Anti-Hero Narration of War

#Reviewing “Thank You for Being Expendable”


Blair Schaefer is an officer in the U.S. Air Force. The opinions expressed in this article are his alone, and do not reflect those of the U.S. Air Force, the Department of Defense, or the U.S. Government.


Colby Buzzell’s anthology of short stories, Thank You For Being Expendable, is the punk rock alternative to Service Academy and/or Ivy League-educated military officer GWOT-memoirs. Buzzell is a hard drinking, chain smoking, enlisted Stryker Combat Brigade infantryman who not only fought in Mosul during one the deadliest years of Operation Iraqi Freedom but also witnessed firsthand the events of 9/11 in New York City.

His anti-hero narration of life experiences, ranging from being ambushed by insurgents along Route Tampa to smoking crack in his hometown of San Francisco, are completely unfiltered stories of wartime hell, substance abuse, American indifference towards the war, and his persistent struggle with the VA to help address the damage post-deployment PTSD has left in its wake.

A good number of Buzzell’s stories revolve around the endless frustration he feels regarding the VA health care system and their infamous phone-tree hotline that puts veterans seeking treatment for suicidal tendencies on hold for forty-minutes or more before scheduling them for medical appointments four to six weeks later. Recognizing the VA as a far from optimal solution to his problem, Buzzell eventually takes matters into his own hands and chronicles his ability to secure a California medical marijuana ID card over the course of an afternoon and purchase pot-brownies and lollipops. Capturing the suck of VA bureaucracy in words is an unenviable position for anyone suffering from PTSD. Buzzell turns it into a blood sport of sorts, articulating all sorts of contempt and disdain towards a system that has failed tens of thousands of his fellow comrades in arms.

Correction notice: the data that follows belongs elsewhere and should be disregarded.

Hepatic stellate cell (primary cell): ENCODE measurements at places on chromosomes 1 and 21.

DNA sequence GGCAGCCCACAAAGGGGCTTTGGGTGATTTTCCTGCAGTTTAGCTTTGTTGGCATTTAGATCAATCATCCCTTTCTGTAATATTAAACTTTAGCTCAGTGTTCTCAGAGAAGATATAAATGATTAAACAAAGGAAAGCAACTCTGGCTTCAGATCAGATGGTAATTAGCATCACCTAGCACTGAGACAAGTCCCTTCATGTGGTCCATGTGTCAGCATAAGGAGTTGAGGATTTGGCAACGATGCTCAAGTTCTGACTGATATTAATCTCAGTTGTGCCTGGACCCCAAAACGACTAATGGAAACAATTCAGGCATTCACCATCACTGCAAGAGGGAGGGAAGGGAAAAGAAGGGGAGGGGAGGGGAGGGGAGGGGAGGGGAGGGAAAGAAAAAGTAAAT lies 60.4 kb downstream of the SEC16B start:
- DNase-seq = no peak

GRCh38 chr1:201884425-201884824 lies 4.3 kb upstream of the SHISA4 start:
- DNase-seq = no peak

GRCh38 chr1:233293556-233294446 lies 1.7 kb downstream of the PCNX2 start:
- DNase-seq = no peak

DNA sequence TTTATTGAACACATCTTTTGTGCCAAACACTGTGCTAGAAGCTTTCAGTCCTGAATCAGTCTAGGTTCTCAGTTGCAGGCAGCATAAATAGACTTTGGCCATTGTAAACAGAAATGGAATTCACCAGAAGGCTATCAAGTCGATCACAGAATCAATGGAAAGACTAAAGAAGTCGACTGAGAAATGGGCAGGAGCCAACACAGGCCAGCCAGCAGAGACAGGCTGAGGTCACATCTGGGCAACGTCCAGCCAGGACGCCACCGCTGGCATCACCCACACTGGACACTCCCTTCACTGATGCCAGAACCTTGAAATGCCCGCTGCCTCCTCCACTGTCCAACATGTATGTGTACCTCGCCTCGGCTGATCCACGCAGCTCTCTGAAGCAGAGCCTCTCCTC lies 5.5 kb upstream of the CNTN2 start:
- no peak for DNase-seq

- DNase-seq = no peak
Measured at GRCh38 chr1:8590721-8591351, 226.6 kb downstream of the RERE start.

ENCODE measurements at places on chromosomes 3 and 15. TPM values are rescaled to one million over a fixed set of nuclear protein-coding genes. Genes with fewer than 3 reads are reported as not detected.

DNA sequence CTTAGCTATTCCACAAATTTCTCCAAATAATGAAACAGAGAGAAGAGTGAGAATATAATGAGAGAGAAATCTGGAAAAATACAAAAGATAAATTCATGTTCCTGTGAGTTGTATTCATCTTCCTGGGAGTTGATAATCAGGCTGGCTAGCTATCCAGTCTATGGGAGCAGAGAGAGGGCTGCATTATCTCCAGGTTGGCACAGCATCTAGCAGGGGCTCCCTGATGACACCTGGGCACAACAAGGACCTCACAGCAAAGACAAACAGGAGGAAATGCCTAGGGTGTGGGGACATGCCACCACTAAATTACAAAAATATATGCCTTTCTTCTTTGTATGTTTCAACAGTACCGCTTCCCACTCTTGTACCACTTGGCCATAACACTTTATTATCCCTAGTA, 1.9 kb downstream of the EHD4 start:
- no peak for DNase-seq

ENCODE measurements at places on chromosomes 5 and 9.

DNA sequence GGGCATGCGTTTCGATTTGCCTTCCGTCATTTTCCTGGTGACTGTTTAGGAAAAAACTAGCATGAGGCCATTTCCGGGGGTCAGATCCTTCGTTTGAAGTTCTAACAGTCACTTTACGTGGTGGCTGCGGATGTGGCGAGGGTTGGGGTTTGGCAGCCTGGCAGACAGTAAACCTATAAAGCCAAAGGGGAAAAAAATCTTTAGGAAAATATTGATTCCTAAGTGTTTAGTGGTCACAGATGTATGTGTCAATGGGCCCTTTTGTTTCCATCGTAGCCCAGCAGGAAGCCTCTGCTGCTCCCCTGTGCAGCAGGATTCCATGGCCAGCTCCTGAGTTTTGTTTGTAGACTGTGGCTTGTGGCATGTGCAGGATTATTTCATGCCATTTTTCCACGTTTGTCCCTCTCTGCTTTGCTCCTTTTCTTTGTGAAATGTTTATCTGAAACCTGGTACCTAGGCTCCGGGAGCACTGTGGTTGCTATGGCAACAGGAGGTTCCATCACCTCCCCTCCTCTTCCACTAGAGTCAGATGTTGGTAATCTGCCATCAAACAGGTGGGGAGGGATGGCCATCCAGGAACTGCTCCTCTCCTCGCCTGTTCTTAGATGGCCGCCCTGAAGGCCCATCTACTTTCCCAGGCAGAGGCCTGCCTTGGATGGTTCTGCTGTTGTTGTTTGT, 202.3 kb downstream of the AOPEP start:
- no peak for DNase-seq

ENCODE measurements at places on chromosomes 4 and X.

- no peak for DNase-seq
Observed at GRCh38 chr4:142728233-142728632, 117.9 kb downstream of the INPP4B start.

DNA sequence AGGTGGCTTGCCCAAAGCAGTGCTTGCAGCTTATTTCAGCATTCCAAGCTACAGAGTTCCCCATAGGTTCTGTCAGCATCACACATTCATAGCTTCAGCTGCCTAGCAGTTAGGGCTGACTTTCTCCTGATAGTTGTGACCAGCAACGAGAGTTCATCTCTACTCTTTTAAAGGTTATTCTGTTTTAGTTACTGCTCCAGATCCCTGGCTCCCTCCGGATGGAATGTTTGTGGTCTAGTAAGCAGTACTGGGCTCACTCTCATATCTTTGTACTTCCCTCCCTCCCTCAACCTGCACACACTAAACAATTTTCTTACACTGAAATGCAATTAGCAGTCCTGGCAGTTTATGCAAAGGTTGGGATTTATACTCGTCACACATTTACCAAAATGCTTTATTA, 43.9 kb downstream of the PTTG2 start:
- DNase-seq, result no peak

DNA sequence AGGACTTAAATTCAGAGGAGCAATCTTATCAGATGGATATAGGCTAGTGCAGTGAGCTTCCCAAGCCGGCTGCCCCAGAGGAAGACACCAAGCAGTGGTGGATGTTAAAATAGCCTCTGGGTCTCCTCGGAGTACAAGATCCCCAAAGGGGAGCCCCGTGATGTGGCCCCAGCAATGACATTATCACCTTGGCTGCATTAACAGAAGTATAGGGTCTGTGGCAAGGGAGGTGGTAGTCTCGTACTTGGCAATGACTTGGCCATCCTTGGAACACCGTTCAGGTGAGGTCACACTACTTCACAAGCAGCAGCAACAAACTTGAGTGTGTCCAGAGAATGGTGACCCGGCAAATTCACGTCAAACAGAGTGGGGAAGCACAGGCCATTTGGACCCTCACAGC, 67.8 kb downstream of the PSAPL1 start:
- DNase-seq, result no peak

Thank You For Being Expendable is much more than an extended rant against the VA; it’s also a travel journal that spans the globe. Buzzell tours Shenzhen, China to observe the miracle of capitalism as it transforms the city at warp-speed, then jumps to London in an effort to track down the famously elusive graffiti artist, Banksy. Some less-glamorous parts of the United States are given attention as well, including adventures in Mississippi, Kansas, Michigan, and Buzzell’s beloved “Tenderloin” district in San Francisco.

Few writers capture rejection from society quite so succinctly. However the converse is also true, as Buzzell waves the flag of defiance proudly in the face of nearly every American civil institution.

The reader should come prepared for a dark, lonely, brooding character at the peak of despair. At one point, he describes an experience working a job as an overly animated sign-waver, the type you see alongside the road at strip malls advertising five-dollar pizzas as “a great feeling…moving my sign up and down like a retard, while cars I’d never be able to afford drove past ignoring me.” Few writers capture rejection from society quite so succinctly. However the converse is also true, as Buzzell waves the flag of defiance proudly in the face of nearly every American civil institution. Broken laws, broken marriage, and all manner of anti-social behavior are signature elements of Buzzell’s writing.

Thank You For Being Expendable is a must-read for anyone interested in what the intersection between military life and counterculture looks like. Buzzell couldn’t be further from the soldier the American public sees on the big screen or in recruitment material. A rare moment of joy in “Thank You For Being Expendable” occurs as Buzzell celebrates the realization the Army is a more diverse institution than people give it credit for. With or without the VA’s help, we should be thankful he has found a way to survive long enough to tell his story and remind us of this fact.


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